On September 13, 1917, the Virgin of Fatima had announced to three little children the coming of Our Lady of Mount Carmel the next month. On October 13, during the closing of the cycle of apparitions, when the conversation of Lucy with Our Lady of the Rosary was finished, while the crowd contemplated the grandiose cosmic miracle, the three shepherds enjoyed several visions. They were given to admire in the sky three successive pictures, the last of which was Our Lady of Mount Carmel calling to mind the Glorious Mysteries of the Rosary. That same evening Lucy would relate her vision to Canon Formigao: At the end, the Virgin Who appeared to me seemed to me to be Our Lady of Mount Carmel.
At the end of the 40's, while conversing with three Carmelite priests, Father Donald O'Callagham, Father Albert Ward and Father Luis Gonzaga de Oliveira, Sister Maria-Lucia of the Immaculate Heart (known as Sister Lucy) recalled that the Blessed Virgin Mary wished that the devotion of the holy Scapular be propagated. If Our Lady, during Her last public apparition, had held it in Her hands, it was to urge us to wear it, quite like in the preceding apparitions, the presence of Her rosary had clearly manifested the wishes of Her Heart.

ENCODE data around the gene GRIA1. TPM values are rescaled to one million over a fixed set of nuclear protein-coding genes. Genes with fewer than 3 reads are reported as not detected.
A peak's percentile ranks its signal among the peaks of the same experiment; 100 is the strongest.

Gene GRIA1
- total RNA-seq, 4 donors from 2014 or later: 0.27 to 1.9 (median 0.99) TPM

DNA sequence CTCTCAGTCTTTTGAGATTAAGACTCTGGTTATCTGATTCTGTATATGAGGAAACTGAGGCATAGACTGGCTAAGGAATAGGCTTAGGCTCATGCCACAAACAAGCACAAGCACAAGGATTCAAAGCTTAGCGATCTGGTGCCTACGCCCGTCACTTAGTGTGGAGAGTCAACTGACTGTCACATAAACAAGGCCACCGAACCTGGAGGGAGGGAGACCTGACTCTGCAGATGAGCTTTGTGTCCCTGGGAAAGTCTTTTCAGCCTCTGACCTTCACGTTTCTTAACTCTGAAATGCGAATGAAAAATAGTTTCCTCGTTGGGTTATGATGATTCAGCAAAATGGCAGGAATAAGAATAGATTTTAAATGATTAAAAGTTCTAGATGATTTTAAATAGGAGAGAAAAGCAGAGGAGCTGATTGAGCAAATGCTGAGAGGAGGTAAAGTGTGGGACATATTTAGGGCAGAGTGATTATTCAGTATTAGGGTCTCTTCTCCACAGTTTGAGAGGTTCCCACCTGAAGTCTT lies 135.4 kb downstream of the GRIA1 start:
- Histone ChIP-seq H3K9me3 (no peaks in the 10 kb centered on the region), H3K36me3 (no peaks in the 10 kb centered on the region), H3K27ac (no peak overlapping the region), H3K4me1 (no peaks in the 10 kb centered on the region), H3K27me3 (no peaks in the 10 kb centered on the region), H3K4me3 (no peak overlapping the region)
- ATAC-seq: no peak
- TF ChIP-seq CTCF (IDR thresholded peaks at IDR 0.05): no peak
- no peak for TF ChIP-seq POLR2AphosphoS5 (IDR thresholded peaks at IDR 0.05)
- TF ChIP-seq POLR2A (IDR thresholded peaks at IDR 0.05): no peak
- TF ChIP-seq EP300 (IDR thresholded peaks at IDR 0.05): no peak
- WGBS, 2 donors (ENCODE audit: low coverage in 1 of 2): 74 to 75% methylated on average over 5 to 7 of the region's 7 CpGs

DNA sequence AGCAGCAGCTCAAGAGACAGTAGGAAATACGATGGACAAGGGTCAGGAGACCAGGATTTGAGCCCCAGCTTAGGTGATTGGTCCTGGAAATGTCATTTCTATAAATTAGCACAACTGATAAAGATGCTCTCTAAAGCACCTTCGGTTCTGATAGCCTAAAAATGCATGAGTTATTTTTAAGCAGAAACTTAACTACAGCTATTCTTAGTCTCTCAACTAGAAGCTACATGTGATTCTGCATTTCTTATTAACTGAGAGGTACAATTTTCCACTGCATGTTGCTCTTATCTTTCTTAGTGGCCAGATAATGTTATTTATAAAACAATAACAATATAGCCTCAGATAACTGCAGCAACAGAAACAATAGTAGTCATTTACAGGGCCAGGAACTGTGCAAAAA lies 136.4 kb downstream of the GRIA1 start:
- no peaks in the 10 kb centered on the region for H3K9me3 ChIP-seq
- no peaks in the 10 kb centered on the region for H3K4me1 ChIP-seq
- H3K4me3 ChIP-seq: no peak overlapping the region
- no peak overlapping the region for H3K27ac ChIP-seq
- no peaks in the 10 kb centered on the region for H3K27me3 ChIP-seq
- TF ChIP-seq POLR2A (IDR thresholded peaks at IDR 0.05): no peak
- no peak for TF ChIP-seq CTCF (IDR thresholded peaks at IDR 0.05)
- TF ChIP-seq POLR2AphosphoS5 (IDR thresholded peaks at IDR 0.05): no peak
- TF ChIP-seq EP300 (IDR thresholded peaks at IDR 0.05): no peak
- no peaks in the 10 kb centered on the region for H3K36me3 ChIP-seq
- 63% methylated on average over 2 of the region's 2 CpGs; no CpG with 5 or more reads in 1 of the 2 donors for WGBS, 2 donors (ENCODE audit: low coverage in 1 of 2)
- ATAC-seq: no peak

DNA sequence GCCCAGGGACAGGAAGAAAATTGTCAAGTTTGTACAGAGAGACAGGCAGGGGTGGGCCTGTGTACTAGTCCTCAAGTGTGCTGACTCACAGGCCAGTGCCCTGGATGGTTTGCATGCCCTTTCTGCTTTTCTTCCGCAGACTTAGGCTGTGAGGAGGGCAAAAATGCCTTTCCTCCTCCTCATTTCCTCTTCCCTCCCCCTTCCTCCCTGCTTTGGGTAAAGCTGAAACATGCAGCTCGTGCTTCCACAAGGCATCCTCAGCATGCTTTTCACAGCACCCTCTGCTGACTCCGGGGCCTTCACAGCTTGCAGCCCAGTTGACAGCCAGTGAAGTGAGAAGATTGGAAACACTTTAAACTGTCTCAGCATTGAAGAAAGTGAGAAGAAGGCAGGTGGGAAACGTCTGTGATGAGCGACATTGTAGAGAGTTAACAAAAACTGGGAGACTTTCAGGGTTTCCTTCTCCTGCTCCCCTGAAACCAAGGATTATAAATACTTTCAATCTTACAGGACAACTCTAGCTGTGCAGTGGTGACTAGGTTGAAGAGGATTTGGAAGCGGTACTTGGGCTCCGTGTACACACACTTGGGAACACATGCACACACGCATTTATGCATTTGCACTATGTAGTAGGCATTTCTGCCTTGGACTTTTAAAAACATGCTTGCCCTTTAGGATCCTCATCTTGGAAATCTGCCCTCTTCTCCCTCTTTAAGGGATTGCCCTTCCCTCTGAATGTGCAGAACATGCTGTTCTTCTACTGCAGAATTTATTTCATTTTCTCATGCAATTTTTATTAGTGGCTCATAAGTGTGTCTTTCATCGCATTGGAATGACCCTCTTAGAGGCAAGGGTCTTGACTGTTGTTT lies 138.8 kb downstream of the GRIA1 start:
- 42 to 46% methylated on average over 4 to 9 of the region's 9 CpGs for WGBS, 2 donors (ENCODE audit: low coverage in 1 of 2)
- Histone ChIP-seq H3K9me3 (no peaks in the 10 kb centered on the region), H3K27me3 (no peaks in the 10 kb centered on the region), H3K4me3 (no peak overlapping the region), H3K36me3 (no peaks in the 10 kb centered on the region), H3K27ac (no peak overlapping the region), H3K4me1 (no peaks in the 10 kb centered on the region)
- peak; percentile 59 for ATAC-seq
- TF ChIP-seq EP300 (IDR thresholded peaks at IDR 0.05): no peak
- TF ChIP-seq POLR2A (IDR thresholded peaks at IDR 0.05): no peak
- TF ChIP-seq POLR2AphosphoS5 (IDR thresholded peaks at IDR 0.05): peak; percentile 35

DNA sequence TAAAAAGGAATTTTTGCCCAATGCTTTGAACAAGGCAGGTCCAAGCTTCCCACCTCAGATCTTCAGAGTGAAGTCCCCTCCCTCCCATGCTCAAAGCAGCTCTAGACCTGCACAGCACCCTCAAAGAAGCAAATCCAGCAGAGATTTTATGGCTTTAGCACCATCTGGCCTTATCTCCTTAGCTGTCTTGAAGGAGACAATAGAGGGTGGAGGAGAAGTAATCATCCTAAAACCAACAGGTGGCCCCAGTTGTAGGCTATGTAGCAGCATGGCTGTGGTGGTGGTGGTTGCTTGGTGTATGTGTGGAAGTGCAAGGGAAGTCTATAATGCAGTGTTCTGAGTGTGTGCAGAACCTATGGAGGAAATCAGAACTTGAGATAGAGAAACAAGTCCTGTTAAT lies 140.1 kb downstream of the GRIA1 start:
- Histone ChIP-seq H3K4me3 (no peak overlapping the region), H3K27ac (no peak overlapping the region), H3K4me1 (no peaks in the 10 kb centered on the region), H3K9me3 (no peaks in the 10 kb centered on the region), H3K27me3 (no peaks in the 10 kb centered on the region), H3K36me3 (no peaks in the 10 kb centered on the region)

The messenger of Heaven also explained it to Father Howard Rafferty when the priest questioned her in the name of the Father General of the Carmelites, on October 15, 1950: Our Lady, Lucy told him, held the Scapular in Her hands because She wants us all to wear it.
The Brown Scapular is part of a religious habit belonging in its own right to the Carmelite order. Devotion for the Scapular of Our Lady of Mount Carmel was born in the 13th century when, after having been chased from Palestine by the Saracens, the Carmelite brothers encountered great difficulties in getting established in Europe and maintaining themselves there. In fact, it was in those tragic circumstances that Saint Simon Stock, elected Prior General of the Order in 1247, had, a few years later an apparition of the Blessed Virgin Mary presenting the Scapular to him as a sign of salvation for his brothers.
The scapular must consist of two pieces of brown cloth with one segment hanging on the wearer's chest, and the other hanging on his/her back. These pieces are joined by two straps or strings which overlap each shoulder—hence the word "scapular" (shoulder blade). Images sewn onto the Brown Scapular are unnecessary. In the past the scapular was required to be 100% wool but this is no longer required; the habits of the Carmelite religious are also now typically made of other, less expensive and more durable materials. It is normally worn under the clothes but not pinned to undergarments.
Because wool deteriorates rapidly in tropical climates, since 1910 those properly invested into a confraternity may wear a properly blessed scapular medal with the depiction of Jesus with his Sacred Heart on one side and Mary on the obverse. However, Pope Saint Pius X expressed his preference for the cloth scapular. Pope Benedict XV has also proclaimed the Church's strong preference for cloth to be worn rather than the medal.